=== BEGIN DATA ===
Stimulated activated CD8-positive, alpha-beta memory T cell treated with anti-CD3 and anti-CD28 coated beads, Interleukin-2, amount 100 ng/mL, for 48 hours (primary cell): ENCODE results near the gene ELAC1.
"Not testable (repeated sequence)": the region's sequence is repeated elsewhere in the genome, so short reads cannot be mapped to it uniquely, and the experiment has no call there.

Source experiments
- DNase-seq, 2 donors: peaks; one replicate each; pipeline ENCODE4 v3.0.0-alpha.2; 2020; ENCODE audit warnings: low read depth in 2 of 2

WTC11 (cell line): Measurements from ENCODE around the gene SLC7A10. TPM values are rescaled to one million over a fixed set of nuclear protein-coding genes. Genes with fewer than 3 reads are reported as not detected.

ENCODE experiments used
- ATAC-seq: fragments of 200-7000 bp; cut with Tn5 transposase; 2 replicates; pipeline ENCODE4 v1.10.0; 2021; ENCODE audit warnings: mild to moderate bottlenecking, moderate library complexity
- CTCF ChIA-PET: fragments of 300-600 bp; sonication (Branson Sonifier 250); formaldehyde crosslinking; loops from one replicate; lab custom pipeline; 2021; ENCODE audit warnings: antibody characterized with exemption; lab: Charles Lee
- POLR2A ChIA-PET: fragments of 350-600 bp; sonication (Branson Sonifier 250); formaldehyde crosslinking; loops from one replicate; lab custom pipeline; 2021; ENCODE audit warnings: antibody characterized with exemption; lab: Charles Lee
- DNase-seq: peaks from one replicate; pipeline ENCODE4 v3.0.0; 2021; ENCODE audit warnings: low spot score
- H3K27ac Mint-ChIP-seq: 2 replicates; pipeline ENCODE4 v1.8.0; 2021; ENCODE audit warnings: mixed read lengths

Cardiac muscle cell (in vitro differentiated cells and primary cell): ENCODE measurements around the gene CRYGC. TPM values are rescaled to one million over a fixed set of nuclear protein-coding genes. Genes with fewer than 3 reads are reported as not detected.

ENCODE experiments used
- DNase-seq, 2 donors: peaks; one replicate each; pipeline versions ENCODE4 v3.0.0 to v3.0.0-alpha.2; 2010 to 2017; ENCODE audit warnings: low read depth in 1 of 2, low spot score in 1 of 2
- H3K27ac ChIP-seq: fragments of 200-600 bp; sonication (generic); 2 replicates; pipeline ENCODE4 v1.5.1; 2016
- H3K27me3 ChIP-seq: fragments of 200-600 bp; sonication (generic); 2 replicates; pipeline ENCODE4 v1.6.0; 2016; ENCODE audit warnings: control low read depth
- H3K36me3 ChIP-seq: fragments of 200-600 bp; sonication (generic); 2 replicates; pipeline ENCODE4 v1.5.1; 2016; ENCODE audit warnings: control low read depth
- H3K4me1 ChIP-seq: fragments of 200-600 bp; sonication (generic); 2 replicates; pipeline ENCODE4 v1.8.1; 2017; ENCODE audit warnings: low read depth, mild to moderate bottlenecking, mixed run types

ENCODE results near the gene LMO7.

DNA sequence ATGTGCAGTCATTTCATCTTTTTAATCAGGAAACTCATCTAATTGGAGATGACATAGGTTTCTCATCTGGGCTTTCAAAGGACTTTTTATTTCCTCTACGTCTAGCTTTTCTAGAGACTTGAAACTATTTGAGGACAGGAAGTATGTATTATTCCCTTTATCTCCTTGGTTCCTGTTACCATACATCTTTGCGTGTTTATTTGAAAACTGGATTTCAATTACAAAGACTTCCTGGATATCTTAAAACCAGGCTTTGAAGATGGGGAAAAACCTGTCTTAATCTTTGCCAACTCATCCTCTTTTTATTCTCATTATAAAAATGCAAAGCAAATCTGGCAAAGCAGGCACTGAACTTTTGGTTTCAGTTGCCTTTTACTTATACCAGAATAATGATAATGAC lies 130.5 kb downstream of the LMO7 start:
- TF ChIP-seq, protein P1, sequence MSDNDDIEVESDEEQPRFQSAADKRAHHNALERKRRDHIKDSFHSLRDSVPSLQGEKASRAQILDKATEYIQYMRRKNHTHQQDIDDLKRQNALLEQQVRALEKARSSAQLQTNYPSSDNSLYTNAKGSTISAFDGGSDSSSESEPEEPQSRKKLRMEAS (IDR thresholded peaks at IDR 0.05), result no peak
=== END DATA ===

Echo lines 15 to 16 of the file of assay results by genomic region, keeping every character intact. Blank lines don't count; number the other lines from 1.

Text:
- H3K27ac ChIP-seq: fragments of 200-600 bp; sonication (generic); 2 replicates; pipeline ENCODE4 v1.5.1; 2016
- H3K27me3 ChIP-seq: fragments of 200-600 bp; sonication (generic); 2 replicates; pipeline ENCODE4 v1.6.0; 2016; ENCODE audit warnings: control low read depth